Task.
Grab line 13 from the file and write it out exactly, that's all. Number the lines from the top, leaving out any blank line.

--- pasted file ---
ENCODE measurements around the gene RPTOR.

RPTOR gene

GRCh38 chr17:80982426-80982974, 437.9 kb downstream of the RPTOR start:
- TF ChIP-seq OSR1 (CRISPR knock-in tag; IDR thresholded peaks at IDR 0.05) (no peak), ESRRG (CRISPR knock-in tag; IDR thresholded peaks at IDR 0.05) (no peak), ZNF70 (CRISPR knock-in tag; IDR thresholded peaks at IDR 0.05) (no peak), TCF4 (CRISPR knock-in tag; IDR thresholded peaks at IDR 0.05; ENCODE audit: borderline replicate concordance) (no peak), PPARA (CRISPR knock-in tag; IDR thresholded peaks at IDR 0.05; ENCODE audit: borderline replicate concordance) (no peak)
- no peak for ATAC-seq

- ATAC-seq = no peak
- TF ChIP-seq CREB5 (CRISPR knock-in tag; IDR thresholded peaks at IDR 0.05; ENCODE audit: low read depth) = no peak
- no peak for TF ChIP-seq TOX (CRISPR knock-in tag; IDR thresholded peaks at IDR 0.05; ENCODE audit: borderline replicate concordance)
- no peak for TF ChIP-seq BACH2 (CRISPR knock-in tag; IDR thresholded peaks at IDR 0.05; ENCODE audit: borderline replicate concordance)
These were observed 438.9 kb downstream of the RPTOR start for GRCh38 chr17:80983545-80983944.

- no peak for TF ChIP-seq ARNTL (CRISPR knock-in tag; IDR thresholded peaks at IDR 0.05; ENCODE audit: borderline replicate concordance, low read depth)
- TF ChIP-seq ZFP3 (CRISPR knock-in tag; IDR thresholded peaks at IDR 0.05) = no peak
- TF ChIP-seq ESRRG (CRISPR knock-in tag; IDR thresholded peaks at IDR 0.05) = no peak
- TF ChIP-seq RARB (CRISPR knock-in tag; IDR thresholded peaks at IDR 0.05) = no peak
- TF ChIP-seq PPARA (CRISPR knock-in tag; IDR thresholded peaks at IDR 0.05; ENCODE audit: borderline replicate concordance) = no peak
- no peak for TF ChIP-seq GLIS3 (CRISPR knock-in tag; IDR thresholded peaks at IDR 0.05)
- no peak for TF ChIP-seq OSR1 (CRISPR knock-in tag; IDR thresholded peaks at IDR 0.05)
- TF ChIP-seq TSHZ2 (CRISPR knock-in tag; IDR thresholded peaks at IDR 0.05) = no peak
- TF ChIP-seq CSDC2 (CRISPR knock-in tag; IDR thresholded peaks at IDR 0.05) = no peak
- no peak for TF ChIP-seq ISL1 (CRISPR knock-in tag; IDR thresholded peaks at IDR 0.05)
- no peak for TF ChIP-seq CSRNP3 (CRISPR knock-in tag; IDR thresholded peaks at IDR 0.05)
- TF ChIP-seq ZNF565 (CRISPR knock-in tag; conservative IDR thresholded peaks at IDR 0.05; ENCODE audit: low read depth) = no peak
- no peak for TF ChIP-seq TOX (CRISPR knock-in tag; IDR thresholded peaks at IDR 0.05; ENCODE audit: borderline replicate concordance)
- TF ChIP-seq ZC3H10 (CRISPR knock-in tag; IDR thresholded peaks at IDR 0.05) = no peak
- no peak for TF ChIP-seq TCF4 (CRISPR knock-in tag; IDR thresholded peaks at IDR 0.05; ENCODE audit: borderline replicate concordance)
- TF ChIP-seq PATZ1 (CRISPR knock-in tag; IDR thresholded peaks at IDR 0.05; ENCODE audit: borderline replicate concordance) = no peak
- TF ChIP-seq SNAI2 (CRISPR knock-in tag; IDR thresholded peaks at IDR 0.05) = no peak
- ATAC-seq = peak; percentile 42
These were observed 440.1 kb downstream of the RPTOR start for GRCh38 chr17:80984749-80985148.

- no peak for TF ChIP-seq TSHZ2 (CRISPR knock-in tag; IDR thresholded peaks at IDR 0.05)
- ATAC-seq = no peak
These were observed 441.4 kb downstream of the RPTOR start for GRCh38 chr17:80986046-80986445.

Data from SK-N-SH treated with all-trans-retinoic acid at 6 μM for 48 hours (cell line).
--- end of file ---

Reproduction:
- TF ChIP-seq ESRRG (CRISPR knock-in tag; IDR thresholded peaks at IDR 0.05) = no peak